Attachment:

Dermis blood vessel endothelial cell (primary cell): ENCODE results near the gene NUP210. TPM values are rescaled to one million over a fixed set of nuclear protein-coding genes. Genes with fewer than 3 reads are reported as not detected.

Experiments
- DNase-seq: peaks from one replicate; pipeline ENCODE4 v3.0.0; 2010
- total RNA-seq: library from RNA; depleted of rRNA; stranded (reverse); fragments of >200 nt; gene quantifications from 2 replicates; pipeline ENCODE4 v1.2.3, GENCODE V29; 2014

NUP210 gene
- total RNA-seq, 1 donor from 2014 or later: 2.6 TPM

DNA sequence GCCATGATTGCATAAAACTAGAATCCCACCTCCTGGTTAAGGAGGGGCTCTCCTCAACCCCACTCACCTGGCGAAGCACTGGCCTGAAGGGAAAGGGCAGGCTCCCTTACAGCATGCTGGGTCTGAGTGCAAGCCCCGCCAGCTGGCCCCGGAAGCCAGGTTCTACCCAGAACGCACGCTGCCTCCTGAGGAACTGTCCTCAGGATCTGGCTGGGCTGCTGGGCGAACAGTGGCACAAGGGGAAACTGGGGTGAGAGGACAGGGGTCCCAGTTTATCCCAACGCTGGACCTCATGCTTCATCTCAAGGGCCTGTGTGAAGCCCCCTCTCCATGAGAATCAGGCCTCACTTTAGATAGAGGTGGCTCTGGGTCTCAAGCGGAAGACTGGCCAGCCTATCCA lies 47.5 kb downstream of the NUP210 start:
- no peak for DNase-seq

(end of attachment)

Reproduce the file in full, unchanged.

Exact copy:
Dermis blood vessel endothelial cell (primary cell): ENCODE results near the gene NUP210. TPM values are rescaled to one million over a fixed set of nuclear protein-coding genes. Genes with fewer than 3 reads are reported as not detected.

Experiments
- DNase-seq: peaks from one replicate; pipeline ENCODE4 v3.0.0; 2010
- total RNA-seq: library from RNA; depleted of rRNA; stranded (reverse); fragments of >200 nt; gene quantifications from 2 replicates; pipeline ENCODE4 v1.2.3, GENCODE V29; 2014

NUP210 gene
- total RNA-seq, 1 donor from 2014 or later: 2.6 TPM

DNA sequence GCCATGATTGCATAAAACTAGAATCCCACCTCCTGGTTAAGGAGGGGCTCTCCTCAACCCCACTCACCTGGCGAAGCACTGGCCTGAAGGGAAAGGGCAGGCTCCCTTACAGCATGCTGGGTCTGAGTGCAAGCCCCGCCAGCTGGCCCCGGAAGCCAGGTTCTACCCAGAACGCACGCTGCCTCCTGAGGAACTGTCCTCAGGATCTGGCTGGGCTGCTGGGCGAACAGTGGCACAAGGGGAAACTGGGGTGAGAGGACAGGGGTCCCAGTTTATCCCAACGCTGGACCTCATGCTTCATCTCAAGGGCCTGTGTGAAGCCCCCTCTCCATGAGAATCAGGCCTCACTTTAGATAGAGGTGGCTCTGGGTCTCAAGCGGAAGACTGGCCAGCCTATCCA lies 47.5 kb downstream of the NUP210 start:
- no peak for DNase-seq